Minister sparks concerns about pig semen after Brexit

Conservative frontbencher Lord Callanan

Conservative frontbencher Lord Callanan - Credit: Parliament Live

A business minister has sparked concerns about pig semen after his comments on post-Brexit border checks within the UK.

Conservative frontbencher Lord Callanan was replying to a question from Labour’s Lord Rooker about how measures in the government's Brexit legislation would affect pig semen imports, telling the Lords: “I was slightly struggling to understand the relevance of his comments about pig semen.

“I’m happy to confirm for his benefit – I think he asked a question about whether pig semen across the island of Ireland would be affected by clause two – I can confirm pig semen will be subject to the same rules, as will other goods, across the island of Ireland, and only when it moves from Northern Ireland to Great Britain would it be subject to any checks.”

Shadow business minister Baroness Hayter of Kentish Town later said: “I think I have to warn him he’s in trouble with the boss because I think he admitted there would be checks at the border between Northern Ireland and Great Britain on pig semen.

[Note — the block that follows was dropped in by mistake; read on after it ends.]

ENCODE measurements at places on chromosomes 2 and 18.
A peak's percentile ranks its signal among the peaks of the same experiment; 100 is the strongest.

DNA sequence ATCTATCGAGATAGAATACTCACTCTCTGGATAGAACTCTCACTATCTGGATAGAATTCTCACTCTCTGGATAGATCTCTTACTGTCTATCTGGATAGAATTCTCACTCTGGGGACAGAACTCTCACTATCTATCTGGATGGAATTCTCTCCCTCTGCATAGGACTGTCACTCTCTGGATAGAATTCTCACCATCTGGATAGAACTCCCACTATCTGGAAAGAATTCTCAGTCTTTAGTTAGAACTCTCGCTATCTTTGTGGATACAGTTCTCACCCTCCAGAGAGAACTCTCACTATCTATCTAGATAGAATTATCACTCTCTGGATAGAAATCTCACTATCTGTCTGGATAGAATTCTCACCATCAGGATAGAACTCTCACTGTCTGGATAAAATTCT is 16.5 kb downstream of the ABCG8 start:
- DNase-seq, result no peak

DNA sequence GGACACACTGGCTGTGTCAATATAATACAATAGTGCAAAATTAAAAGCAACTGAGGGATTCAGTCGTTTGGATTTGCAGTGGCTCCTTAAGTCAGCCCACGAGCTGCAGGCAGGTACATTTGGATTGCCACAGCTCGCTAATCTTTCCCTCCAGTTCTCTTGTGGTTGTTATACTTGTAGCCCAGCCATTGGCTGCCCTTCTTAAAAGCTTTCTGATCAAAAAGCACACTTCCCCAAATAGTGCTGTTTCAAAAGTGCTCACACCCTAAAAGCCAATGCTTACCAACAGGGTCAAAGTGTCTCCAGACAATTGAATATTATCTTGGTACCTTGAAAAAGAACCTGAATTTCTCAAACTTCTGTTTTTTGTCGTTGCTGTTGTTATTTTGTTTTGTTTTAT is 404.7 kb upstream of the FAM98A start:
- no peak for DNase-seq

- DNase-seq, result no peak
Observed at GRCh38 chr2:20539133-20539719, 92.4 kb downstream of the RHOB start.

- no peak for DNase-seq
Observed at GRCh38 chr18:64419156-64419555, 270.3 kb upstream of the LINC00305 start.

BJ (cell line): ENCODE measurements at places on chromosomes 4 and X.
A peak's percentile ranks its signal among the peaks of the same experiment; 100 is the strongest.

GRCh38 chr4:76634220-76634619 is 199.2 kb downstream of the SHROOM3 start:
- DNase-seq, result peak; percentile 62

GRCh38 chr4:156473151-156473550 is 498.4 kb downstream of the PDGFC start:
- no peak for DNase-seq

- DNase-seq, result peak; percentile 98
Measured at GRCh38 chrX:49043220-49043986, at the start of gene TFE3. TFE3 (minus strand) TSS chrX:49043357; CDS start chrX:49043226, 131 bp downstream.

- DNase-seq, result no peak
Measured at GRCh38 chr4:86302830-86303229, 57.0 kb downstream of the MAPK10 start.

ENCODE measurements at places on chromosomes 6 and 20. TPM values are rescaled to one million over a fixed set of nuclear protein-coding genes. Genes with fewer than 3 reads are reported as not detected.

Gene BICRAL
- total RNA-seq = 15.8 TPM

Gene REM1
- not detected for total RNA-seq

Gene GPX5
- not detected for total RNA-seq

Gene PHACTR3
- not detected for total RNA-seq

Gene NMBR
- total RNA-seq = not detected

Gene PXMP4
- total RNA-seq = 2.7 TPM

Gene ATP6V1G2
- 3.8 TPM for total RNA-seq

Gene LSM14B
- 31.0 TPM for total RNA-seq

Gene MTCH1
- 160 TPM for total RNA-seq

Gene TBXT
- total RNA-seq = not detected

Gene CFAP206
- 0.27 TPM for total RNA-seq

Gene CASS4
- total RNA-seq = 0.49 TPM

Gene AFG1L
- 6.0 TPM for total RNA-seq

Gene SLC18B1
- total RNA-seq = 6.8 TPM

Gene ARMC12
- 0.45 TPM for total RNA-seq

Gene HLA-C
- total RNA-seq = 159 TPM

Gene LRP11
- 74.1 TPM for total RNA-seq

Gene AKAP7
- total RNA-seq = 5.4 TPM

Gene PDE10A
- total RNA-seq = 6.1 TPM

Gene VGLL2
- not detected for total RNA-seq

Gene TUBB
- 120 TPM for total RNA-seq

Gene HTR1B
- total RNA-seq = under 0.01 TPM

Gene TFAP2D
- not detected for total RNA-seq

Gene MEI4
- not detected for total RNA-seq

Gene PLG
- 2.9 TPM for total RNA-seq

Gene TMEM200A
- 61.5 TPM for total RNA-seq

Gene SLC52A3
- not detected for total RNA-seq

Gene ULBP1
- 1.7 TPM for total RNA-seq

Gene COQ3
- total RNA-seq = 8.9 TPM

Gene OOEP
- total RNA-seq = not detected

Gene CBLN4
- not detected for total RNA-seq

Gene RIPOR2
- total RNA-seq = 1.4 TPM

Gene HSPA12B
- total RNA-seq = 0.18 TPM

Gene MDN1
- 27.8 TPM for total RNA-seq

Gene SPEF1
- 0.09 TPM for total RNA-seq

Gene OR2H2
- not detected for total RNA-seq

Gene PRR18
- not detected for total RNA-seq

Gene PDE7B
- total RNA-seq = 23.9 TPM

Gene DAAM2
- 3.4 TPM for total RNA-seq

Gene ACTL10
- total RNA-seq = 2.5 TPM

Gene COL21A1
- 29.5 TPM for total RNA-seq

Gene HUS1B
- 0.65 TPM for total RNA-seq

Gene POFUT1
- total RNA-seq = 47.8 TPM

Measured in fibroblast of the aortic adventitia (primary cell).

“Now, the boss said no checks, no extra paperwork, so I think he may like to…”

At this point, Lord Callanan shouted “no new checks”, to which Lady Hayter remarked: “No new checks, I’m getting – that’s not actually what the prime minister said at that reception – he said if there’s a piece of a paper send it to me and throw it away. I’m not going to make any comment about semen causing particular problems.”

The debate came as peers continue their examination of controversial Brexit legislation that would enable ministers to break international law.

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Peers have already signalled they will seek to strip out the most contentious part of the UK Internal Market Bill, which gives ministers the power to breach the Brexit divorce deal – known as the Withdrawal Agreement – brokered with Brussels last year.

It sets the scene for a showdown between the unelected chamber and Commons, where the Government has a majority, with the prospect of protracted parliamentary “ping pong”, where legislation is passed between the two Houses.

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